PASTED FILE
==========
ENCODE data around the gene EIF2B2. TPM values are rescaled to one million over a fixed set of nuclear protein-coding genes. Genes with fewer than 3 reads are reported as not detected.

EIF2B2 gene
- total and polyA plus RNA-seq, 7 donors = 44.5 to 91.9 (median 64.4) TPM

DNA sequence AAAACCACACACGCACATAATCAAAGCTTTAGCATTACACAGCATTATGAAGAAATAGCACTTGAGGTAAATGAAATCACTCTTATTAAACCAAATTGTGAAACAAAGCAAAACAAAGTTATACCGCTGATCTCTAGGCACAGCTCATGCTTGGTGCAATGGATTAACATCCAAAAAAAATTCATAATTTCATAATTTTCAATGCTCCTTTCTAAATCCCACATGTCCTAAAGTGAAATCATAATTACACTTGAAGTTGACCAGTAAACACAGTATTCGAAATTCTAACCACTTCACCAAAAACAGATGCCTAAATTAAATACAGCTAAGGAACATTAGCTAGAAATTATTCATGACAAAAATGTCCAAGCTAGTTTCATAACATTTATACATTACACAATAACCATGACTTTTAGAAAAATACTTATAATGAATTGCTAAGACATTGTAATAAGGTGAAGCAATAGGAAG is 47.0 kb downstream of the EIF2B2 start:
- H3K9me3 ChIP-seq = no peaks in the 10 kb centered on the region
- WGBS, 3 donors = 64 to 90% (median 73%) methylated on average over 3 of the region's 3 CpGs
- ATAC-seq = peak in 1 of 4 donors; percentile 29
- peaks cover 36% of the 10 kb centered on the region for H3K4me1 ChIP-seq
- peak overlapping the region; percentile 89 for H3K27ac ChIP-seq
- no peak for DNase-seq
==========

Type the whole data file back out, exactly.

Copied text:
ENCODE data around the gene EIF2B2. TPM values are rescaled to one million over a fixed set of nuclear protein-coding genes. Genes with fewer than 3 reads are reported as not detected.

EIF2B2 gene
- total and polyA plus RNA-seq, 7 donors = 44.5 to 91.9 (median 64.4) TPM

DNA sequence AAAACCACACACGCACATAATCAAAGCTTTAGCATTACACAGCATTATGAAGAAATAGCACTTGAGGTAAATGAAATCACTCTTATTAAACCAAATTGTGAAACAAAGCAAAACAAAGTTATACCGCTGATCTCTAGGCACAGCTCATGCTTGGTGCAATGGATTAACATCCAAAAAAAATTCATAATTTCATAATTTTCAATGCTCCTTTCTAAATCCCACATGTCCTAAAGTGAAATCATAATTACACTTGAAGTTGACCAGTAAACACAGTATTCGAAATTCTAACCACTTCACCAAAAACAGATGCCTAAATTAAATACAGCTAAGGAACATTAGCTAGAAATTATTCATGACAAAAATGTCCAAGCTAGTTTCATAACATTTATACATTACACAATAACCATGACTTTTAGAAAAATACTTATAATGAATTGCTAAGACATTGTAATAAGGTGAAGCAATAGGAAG is 47.0 kb downstream of the EIF2B2 start:
- H3K9me3 ChIP-seq = no peaks in the 10 kb centered on the region
- WGBS, 3 donors = 64 to 90% (median 73%) methylated on average over 3 of the region's 3 CpGs
- ATAC-seq = peak in 1 of 4 donors; percentile 29
- peaks cover 36% of the 10 kb centered on the region for H3K4me1 ChIP-seq
- peak overlapping the region; percentile 89 for H3K27ac ChIP-seq
- no peak for DNase-seq